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21st August 2019

July 2019 was hottest month on record globally

The National Oceanic and Atmospheric Administration (NOAA) reports that July 2019 was the hottest month on record globally, at 0.95°C (1.71°F) above the 20th century average.

 

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Much of the planet sweltered in unprecedented heat in July, as temperatures soared to new heights during the hottest month ever recorded. The record warmth also shrank Arctic and Antarctic sea ice to historic lows.

The average global temperature in July was 0.95°C (1.71°F) above the 20th-century average of 15.8°C (60.4°F), making it the hottest July in the 140-year record, according to scientists at NOAA's National Centers for Environmental Information. The previous hottest month on record was July 2016.

Nine of the 10 hottest Julys have occurred since 2005 – with the last five years ranking as the five hottest. Last month was also the 43rd consecutive July and 415th consecutive month with above-average global temperatures.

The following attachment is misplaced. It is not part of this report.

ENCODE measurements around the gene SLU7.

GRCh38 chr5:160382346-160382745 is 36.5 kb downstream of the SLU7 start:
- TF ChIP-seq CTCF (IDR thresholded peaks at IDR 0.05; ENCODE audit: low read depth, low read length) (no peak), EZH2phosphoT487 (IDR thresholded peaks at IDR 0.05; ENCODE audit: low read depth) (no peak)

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The seven month period from January through July also produced a global temperature that was 0.95°C (1.71°F) above the 20th-century average of 13.8°C (56.9°F), tying with 2017 as the second hottest year-to-date on record.

It was the hottest year to date for parts of North and South America, Asia, Australia, New Zealand, the southern half of Africa, portions of the western Pacific Ocean, western Indian Ocean and the Atlantic Ocean.

In the Arctic, sea ice set a new record low for July, running 19.8% below average – surpassing the previous historic low of July 2012. Danish polar research institution Polar Portal reported a huge spike in Greenland ice loss, with 11 billion tons melted in a single day and a total of 197 gigatonnes in July.

In the Antarctic, sea ice coverage was 4.3% below the 1981-2010 average, making it the smallest for July in the 41-year record.

 

greenland surface melt july 2019

 

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